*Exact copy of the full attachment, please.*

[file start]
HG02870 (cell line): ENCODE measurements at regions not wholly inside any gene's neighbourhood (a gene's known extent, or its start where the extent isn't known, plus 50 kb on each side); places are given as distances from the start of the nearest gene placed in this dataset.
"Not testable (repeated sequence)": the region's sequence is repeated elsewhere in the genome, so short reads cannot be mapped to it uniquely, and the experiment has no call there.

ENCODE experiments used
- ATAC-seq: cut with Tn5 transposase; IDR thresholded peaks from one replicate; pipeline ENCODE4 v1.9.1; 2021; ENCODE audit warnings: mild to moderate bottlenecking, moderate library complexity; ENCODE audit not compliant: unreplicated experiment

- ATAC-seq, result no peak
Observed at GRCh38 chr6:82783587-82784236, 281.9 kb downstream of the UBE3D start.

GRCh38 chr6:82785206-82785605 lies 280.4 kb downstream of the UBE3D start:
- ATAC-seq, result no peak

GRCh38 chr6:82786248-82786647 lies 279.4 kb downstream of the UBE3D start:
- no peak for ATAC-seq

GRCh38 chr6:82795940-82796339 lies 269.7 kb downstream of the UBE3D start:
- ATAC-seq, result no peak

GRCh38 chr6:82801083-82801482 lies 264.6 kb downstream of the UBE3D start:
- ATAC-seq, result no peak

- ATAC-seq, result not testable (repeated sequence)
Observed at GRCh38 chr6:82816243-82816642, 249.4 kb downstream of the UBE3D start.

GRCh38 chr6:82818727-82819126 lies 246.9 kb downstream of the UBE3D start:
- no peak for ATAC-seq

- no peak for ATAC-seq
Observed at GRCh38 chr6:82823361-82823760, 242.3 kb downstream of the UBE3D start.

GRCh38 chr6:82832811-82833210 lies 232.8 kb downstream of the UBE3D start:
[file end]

HG02870 (cell line): ENCODE measurements at regions not wholly inside any gene's neighbourhood (a gene's known extent, or its start where the extent isn't known, plus 50 kb on each side); places are given as distances from the start of the nearest gene placed in this dataset.
"Not testable (repeated sequence)": the region's sequence is repeated elsewhere in the genome, so short reads cannot be mapped to it uniquely, and the experiment has no call there.

ENCODE experiments used
- ATAC-seq: cut with Tn5 transposase; IDR thresholded peaks from one replicate; pipeline ENCODE4 v1.9.1; 2021; ENCODE audit warnings: mild to moderate bottlenecking, moderate library complexity; ENCODE audit not compliant: unreplicated experiment

- ATAC-seq, result no peak
Observed at GRCh38 chr6:82783587-82784236, 281.9 kb downstream of the UBE3D start.

GRCh38 chr6:82785206-82785605 lies 280.4 kb downstream of the UBE3D start:
- ATAC-seq, result no peak

GRCh38 chr6:82786248-82786647 lies 279.4 kb downstream of the UBE3D start:
- no peak for ATAC-seq

GRCh38 chr6:82795940-82796339 lies 269.7 kb downstream of the UBE3D start:
- ATAC-seq, result no peak

GRCh38 chr6:82801083-82801482 lies 264.6 kb downstream of the UBE3D start:
- ATAC-seq, result no peak

- ATAC-seq, result not testable (repeated sequence)
Observed at GRCh38 chr6:82816243-82816642, 249.4 kb downstream of the UBE3D start.

GRCh38 chr6:82818727-82819126 lies 246.9 kb downstream of the UBE3D start:
- no peak for ATAC-seq

- no peak for ATAC-seq
Observed at GRCh38 chr6:82823361-82823760, 242.3 kb downstream of the UBE3D start.

GRCh38 chr6:82832811-82833210 lies 232.8 kb downstream of the UBE3D start: